When are our politicans going to have a grown up discussion about this? When it's too late?

Posted by: Rory14 | February 15, 2011 9:23 AM | Report abuse

You miss the whole point about government lending. Organizations lend the government money not for the hard cash interest on the loan; but for the far greater value in legislation and contracts the government passes and purchases from their loaners. That's one major reason why to government isn't serving the needs of its citizens; it's preferentially doing the bidding of its lien-holders to the detriment of its citizens.

Posted by: mhoust | February 15, 2011 9:36 AM | Report abuse

Ya' gotta love the right. They start wars fought mainly by the children of the middle class, they cut taxes on the very wealthy, they worship military force to the point where we've become the world's policeman and our military budget is larger than the rest of the world combined. But, whoops! - the bill for all that is coming due. They now want us to pay for it, NOT by cutting the military, NOT by taxing the wealthy, but by cutting entitlements that benefit the poor and elderly. And they wonder why America is beginning to look like a third world nation?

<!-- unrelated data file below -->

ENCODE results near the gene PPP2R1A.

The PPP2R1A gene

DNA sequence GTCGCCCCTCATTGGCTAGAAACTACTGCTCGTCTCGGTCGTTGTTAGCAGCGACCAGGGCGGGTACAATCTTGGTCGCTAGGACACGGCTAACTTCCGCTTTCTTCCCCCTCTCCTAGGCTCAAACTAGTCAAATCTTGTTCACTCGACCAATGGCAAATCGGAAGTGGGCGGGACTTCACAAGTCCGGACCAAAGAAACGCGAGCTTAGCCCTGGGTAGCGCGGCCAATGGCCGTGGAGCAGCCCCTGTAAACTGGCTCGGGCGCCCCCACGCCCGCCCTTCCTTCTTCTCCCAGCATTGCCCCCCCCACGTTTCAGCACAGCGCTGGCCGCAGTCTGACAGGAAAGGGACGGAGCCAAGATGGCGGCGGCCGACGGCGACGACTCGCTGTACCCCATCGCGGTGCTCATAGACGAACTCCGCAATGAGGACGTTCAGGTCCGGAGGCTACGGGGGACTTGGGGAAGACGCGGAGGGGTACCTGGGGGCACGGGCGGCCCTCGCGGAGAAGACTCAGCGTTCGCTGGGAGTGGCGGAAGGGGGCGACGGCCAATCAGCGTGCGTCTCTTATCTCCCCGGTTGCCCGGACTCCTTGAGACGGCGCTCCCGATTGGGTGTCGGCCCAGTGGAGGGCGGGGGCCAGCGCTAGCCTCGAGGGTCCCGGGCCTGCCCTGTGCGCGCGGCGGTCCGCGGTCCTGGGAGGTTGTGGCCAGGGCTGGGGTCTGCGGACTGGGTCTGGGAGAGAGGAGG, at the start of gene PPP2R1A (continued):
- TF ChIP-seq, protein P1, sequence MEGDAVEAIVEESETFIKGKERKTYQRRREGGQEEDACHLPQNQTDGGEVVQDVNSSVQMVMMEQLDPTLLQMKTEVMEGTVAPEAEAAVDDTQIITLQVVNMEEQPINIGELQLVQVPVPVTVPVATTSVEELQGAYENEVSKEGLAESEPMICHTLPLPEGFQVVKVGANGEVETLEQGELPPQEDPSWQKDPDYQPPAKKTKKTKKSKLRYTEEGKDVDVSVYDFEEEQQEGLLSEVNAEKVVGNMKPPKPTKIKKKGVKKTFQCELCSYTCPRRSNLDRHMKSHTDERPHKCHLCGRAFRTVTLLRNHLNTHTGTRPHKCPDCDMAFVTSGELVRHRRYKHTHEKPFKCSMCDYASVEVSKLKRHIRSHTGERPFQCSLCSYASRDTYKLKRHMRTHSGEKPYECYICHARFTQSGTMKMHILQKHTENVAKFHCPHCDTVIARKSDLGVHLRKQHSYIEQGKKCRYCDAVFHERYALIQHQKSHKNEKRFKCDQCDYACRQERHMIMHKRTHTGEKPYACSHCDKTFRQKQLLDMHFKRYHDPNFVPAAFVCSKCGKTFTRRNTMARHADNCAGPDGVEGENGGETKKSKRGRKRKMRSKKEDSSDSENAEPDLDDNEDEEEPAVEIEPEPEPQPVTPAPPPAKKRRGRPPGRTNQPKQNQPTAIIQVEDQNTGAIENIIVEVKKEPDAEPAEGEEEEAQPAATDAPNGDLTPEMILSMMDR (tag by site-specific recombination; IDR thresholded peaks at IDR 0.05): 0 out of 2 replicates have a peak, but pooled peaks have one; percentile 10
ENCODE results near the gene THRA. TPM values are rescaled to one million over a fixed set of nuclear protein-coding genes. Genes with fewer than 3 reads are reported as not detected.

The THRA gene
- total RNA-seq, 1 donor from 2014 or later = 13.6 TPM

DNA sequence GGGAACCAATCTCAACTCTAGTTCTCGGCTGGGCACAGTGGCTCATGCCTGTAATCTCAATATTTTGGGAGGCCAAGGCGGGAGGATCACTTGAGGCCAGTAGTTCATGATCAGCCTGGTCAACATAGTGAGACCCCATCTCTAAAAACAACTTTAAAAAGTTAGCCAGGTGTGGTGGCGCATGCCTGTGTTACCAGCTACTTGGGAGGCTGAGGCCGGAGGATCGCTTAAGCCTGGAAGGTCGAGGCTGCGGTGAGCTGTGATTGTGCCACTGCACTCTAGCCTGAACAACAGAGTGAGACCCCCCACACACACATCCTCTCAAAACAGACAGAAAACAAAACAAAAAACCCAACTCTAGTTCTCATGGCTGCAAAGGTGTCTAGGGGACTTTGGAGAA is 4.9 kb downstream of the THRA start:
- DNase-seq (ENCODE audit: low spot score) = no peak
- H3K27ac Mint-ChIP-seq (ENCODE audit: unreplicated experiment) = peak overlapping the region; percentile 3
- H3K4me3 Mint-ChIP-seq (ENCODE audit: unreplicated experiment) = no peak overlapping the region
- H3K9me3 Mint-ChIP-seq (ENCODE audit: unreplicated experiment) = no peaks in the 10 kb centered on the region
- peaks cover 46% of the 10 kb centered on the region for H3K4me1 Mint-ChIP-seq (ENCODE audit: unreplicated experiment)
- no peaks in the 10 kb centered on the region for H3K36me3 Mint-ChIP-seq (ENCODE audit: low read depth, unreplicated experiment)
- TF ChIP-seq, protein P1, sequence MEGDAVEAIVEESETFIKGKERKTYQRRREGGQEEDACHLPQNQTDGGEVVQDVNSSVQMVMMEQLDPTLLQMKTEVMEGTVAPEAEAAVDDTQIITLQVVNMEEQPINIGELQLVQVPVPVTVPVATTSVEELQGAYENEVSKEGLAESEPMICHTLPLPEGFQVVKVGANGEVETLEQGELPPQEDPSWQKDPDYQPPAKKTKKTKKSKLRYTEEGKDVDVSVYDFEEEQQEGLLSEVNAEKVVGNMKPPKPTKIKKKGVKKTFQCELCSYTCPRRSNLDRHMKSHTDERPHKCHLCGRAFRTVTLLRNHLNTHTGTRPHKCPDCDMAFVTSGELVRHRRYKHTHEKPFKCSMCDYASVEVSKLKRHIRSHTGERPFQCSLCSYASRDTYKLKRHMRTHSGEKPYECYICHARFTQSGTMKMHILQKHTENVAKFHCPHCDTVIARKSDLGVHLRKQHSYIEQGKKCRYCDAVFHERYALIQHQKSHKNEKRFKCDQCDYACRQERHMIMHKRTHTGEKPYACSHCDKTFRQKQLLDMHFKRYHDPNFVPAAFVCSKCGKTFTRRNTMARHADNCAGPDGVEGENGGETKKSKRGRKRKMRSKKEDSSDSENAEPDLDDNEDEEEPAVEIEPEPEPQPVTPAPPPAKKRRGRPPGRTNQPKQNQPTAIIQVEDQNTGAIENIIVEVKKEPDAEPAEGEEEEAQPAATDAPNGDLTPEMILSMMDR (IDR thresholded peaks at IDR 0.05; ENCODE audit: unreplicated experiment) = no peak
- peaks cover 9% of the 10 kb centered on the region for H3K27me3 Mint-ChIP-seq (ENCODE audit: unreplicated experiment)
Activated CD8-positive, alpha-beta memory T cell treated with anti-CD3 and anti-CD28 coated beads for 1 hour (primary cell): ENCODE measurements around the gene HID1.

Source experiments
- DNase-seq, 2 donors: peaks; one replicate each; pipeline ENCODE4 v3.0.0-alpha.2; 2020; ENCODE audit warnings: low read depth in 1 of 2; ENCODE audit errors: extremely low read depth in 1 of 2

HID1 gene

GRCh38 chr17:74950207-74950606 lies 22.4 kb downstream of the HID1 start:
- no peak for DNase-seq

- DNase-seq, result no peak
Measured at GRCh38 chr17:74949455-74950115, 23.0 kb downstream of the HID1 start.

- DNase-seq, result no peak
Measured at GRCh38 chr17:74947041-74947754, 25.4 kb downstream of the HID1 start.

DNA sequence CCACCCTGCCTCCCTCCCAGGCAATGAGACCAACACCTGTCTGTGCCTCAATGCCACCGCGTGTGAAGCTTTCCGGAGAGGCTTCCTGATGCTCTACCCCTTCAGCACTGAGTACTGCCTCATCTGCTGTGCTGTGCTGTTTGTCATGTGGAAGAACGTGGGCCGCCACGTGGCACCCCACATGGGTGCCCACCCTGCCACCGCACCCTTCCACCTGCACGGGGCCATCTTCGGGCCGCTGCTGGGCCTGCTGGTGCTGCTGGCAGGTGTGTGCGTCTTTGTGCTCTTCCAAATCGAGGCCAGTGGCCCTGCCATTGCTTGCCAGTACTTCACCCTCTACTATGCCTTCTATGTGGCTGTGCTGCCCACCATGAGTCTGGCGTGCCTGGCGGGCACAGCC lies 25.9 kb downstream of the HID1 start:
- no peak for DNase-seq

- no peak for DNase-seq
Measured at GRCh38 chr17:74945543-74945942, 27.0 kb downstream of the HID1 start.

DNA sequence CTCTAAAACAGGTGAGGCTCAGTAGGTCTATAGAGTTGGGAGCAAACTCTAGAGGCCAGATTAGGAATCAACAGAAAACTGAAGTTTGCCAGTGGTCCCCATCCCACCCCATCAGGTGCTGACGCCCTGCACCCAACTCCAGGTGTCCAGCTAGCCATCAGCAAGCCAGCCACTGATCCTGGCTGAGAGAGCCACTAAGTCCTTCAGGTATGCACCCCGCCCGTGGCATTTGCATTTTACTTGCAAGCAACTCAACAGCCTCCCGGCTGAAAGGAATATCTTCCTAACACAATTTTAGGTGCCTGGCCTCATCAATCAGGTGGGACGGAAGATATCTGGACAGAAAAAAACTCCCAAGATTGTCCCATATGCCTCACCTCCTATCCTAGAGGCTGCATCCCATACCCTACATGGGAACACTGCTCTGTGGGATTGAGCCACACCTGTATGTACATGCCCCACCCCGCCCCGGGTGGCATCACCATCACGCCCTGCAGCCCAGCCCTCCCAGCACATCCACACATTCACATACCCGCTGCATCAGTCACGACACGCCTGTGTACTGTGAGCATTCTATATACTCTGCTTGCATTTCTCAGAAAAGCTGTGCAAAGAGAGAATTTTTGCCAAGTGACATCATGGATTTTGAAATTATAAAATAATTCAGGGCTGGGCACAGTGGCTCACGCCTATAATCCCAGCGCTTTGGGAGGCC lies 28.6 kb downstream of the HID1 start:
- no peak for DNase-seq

If we can't afford to take care of our poor and elderly, or even the middle class, anymore, then we can't afford to police the world. Cut the military by half, end the wars, and bring home our troops from around the world. THEN we can begin talking entitlements.

Posted by: Trakker | February 15, 2011 9:40 AM | Report abuse